Most wargames rules give benefits to attacker/defender for supporting units in a melee. One could argue that these benefits are probably morale, in the sense that A/D know they are not alone. Or, one could argue that supporting troops have a physical influence on the melee, though I could only see this in your example with the Adjacent unit. I don't see how the Tandem unit could support a fight physically.
    The results of Forced Movement in your examples may assume a greater degree of command and control on the battlefield than the horse and musket period allow for A. Would Tandem and Adjacent units have clear orders to advance with Primary in the event of a clear victory that has pushed D back and would they be tactically able to obey those orders? I would say yes, as it seems unlikely that they would just stand around and watch A Primary advance away from them. However, in the smoke and confusion, their advances might not be perfectly coordinated with A Primary and they might not move forward promptly. Therefore, perhaps allow A Tandem and Adjacent half of the move allowance that Primary gets in the Advance? After all, melee results are going to mess up battlelines, that is a natural expectation of friction.
    As for D Primary, it depends on the result of the melee. If they are giving ground grudgingly, then I would expect D Tandem to give ground in response. However, if D Primary takes a sharply adverse result, then I would expect them to turn about and burst through D Tandem, possibly imposing a morale check and disruption result on D Tandem. Certainly after an adverse result, I would expect D Primary to be facing away from A Primary, and would need a turn to rally and turn about at the very least.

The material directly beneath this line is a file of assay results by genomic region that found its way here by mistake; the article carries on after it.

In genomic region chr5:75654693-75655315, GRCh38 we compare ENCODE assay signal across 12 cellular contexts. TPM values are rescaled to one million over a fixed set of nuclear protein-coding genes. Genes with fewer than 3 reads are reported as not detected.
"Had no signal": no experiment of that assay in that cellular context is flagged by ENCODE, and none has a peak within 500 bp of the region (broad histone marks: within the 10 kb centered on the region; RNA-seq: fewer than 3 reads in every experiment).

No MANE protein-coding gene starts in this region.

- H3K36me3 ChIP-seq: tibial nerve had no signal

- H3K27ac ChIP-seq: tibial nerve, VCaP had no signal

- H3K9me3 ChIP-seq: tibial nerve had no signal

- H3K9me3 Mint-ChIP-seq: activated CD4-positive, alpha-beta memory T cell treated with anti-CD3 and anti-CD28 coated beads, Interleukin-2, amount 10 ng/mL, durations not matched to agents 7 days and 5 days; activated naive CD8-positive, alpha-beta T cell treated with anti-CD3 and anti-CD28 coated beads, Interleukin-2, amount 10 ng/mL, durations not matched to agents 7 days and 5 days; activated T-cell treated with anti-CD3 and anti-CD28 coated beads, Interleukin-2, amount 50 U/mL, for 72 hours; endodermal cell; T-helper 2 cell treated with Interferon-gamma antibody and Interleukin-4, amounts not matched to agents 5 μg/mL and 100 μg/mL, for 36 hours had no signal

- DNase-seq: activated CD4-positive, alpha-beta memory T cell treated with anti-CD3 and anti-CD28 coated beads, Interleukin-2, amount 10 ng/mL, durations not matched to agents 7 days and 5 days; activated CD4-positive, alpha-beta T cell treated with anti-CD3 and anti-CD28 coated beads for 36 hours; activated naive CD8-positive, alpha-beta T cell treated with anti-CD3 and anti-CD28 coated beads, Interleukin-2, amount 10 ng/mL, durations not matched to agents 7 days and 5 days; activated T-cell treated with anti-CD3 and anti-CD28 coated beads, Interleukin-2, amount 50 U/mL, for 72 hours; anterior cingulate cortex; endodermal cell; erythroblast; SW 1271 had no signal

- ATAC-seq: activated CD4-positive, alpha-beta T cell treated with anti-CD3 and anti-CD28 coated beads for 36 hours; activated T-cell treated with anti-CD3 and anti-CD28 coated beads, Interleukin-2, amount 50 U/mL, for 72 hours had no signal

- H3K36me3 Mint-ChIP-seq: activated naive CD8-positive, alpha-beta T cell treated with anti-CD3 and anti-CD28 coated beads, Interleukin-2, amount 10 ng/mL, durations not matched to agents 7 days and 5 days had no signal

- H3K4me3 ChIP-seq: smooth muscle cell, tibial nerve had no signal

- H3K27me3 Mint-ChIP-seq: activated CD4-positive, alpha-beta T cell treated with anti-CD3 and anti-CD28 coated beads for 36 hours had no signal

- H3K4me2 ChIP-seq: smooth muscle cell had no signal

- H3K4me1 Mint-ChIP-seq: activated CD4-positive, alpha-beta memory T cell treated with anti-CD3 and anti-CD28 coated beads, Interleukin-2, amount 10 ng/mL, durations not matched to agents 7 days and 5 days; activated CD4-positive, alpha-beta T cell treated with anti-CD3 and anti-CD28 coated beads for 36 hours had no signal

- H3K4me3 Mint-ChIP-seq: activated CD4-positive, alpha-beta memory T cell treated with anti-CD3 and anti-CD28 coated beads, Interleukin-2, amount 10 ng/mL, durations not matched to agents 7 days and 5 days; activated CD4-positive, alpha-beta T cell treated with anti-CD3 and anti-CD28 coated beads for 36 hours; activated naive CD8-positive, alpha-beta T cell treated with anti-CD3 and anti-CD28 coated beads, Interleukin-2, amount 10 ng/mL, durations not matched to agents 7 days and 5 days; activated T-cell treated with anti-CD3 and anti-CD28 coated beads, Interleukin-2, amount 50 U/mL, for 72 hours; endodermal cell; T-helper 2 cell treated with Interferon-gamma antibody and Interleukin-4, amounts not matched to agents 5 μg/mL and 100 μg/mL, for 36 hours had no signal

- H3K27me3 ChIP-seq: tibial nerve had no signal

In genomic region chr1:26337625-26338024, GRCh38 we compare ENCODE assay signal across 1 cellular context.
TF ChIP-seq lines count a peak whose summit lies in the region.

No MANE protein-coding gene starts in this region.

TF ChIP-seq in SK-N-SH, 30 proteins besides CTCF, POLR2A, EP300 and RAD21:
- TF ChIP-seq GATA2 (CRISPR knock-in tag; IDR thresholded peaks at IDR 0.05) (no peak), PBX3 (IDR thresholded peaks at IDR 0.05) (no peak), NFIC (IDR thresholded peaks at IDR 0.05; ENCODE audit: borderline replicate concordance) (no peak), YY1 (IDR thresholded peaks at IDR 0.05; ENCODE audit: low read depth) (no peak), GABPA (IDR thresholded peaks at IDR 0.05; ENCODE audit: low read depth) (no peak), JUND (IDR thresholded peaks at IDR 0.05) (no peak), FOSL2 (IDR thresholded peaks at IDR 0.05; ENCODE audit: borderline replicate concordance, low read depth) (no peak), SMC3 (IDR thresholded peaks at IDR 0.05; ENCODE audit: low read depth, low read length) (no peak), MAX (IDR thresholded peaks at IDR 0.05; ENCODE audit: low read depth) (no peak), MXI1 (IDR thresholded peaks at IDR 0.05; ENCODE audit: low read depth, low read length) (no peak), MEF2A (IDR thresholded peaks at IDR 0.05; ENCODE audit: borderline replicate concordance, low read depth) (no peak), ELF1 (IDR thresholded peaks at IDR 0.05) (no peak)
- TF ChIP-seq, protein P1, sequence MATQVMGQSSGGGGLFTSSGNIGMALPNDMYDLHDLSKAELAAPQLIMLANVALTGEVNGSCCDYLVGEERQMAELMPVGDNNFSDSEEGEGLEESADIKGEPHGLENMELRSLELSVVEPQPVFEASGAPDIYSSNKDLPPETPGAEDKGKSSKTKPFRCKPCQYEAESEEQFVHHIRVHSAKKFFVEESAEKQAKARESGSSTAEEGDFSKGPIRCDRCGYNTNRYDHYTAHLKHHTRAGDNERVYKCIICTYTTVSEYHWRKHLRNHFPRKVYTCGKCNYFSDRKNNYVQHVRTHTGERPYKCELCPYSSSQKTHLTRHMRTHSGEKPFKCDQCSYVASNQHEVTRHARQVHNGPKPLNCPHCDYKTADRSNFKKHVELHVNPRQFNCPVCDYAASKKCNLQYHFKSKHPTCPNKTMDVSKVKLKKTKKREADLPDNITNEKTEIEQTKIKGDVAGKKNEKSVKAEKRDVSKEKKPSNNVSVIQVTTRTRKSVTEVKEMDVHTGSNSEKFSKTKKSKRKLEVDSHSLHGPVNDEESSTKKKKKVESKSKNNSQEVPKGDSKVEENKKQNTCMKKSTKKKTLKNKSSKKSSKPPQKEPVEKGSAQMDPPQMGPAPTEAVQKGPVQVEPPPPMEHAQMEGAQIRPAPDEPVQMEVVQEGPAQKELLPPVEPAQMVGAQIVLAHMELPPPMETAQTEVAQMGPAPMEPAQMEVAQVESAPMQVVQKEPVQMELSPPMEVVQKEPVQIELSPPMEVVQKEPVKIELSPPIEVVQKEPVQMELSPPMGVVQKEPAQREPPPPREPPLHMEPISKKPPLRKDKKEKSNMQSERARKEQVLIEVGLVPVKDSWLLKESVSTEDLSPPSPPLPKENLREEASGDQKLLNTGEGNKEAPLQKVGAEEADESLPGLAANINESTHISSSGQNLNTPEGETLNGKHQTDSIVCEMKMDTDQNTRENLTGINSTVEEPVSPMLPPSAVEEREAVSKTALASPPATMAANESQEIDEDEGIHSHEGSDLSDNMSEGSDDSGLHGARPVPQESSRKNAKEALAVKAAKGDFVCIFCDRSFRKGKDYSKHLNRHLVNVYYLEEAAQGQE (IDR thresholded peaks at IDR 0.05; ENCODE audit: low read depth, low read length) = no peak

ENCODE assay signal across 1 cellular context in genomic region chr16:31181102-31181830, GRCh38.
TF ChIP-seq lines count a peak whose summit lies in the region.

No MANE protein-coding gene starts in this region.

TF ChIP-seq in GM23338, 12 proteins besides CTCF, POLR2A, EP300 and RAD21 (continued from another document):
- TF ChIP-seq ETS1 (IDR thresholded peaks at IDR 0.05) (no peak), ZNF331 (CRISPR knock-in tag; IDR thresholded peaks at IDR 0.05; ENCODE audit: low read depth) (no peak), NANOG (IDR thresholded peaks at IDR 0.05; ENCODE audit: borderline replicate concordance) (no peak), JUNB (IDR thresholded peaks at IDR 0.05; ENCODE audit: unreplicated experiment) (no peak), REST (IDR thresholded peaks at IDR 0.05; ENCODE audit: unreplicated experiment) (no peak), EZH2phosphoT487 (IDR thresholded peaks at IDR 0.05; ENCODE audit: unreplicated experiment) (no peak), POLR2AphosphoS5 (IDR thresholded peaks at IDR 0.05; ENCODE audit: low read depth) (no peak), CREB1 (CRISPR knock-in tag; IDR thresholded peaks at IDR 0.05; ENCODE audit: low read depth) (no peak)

In my ACW re-enacting experience, I found that when my unit experimented with skedaddling to the rear, it was very difficult to push through formed friendly troops to the rear. Also, one can ask, what situational awareness do D Tandem and Adjacent have of the melee result? The first they will know of an adverse result is when D Pmy is trying to push through them. Hopefully D Tdm and D Adj will have time to adjust their stance and facing, maybe not.
    My two cents worth.

    1. Excellent advancement of the discussion, Padre!

      For the Tandem BMU, my thought is that a supporting Tandem would be vital in reinforcing the Primary to replace casualties and those in the front line too fatigued to continue. consider the Tandem as a ready replacement pool for the Primary. Under those assumptions, a Tandem support would be better placed to physically assist the Primary and augment the decision point.

      Your observation about the variable reaction of the supporting units based on the fate the Primary, is a good one. Push backs, withdrawals, and orderly retreats by the Primary would allow a Tandem support to react similarly. An uncontrolled rout by the Primary could interpenetrate the supporting Tandem BMU causing disorder, disruption, or morale check leaving the Tandem support now in a vulnerable position against the victorious opponent. Push back or interpenetration of the Tandem support is another interesting topic.

      Your two cents are worth quite a fortune!